Scott’s First and Second Laws of Computing
- It is your responsibility to know what you are installing on your computer. When in doubt, Google (or the search engine of your choice) is your friend.
- READ SCREENS. DON’T AUTOMATICALLY CLICK BUTTONS
Free software is great. There are fantastic, free software tools and services that we use everyday. When dealing with “free” software, you have to be careful during installation or updating. As the old saying goes, there’s no such thing as a free lunch.
Watch out for those “extras” that come bundled with your main product. You don’t always want or need them. Continue reading
I’ve recently found the Coding 2 Learn blog and one of his posts really struck a chord with me as a technology professional in higher education. Read it here.
There is a new piece of nastiness going around right now called CryptoLocker that impacts Windows users. If you infect yourself, either by clicking a link in a phishing email or by visiting a site with the exploit, then all of your drives are scanned and data files are encrypted. Once they are encrypted, you can’t access them without the encryption key, which you have to pay the criminals to get.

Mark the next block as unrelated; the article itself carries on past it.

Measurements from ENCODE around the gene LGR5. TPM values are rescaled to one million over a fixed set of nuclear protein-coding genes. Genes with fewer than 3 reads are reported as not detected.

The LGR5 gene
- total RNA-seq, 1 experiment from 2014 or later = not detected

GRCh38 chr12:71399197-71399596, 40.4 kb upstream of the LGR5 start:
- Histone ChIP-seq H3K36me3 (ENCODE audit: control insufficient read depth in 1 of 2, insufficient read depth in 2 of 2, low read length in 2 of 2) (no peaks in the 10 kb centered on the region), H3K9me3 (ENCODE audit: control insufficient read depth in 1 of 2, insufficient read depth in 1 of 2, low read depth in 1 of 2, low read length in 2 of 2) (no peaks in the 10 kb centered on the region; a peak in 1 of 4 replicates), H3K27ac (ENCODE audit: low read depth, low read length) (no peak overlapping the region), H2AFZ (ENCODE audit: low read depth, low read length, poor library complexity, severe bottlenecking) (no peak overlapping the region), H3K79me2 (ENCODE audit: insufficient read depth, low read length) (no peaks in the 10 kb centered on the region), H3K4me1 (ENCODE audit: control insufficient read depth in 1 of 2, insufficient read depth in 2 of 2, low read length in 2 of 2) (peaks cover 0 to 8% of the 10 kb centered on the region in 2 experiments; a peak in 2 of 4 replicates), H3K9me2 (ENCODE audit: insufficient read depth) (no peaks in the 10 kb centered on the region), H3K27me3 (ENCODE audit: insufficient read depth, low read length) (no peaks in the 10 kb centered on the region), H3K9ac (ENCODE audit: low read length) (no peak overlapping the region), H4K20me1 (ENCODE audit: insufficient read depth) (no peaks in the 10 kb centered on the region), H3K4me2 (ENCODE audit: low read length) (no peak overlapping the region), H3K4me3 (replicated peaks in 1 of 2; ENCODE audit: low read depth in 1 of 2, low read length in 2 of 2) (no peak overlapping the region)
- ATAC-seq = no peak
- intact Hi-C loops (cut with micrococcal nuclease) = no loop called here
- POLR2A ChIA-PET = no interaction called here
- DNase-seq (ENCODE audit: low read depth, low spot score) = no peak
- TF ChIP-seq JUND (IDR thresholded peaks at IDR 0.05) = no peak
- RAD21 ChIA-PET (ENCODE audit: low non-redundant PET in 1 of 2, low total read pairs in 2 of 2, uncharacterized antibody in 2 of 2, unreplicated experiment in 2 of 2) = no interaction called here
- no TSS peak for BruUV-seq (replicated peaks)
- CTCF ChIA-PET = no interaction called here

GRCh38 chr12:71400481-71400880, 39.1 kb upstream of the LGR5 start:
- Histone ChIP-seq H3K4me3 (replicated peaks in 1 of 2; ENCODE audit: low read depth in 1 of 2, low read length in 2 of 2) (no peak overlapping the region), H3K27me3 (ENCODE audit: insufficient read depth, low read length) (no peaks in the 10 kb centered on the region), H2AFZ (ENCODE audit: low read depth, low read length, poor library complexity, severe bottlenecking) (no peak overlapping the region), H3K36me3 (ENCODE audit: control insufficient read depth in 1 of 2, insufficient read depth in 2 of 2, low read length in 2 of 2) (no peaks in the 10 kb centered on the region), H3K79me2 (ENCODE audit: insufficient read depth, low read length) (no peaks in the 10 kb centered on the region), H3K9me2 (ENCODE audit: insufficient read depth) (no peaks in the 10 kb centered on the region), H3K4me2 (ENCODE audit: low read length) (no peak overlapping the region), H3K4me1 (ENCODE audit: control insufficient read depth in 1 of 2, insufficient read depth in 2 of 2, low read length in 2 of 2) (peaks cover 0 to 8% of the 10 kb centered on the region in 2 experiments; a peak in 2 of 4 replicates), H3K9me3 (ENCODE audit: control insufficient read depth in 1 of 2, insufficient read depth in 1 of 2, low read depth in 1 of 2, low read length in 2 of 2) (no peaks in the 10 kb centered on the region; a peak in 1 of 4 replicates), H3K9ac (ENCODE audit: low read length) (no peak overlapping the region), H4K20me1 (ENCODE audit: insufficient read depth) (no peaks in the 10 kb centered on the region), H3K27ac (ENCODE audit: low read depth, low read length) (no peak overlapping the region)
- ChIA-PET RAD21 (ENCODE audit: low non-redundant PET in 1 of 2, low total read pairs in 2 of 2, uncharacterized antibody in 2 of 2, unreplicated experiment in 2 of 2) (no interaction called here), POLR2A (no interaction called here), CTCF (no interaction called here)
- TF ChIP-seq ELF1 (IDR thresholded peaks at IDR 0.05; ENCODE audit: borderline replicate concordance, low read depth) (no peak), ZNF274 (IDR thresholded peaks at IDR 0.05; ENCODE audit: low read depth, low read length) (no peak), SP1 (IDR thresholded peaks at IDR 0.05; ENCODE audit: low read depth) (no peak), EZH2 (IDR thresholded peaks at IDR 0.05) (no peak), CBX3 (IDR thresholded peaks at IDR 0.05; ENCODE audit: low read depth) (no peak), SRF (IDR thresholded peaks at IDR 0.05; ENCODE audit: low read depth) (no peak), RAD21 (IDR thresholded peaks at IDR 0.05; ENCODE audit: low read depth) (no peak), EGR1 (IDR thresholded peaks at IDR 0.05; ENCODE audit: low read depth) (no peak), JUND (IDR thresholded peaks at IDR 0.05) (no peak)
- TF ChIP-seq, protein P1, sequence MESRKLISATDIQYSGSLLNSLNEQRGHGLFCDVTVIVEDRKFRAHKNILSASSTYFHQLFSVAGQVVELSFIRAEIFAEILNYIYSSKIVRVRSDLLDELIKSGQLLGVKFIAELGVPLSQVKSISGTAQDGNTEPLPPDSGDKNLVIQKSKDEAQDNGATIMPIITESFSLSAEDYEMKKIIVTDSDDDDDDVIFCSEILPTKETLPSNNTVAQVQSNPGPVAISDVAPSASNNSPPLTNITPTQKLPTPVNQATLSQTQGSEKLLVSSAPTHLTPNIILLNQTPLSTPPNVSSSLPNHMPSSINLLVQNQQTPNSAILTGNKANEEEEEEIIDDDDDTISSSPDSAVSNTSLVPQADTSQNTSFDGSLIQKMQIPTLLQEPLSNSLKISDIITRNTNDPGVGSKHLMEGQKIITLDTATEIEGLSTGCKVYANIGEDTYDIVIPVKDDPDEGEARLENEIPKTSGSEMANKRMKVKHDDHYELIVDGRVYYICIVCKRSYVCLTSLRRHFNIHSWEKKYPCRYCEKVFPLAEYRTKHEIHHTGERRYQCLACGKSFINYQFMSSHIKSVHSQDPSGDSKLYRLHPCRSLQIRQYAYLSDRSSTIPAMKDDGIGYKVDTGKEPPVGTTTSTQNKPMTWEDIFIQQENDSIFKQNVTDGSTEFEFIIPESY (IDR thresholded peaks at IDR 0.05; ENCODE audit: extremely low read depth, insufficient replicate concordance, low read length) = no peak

This includes files on your physical hard drive or mapped network drives. Remember, syncing services like DropBox or Skydrive typically store files on your physical hard drive, so they would be encrypted in the event of an infection.
Amazon quietly announced that they have increased the minimum purchase price for free supersaver shipping from $25 to $35.
I was shopping on Amazon this morning and didn’t see any information on the increase. I actually found out about it via a Consumerist post.
With Google’s new Terms of Service, they are now saying that they may use your image in their advertising if you +1 a product. You can read the Google explanation for more details.
That may or may not be an issue for you. If it is, you can turn it off by going here, unchecking the box at the bottom, and hitting Save.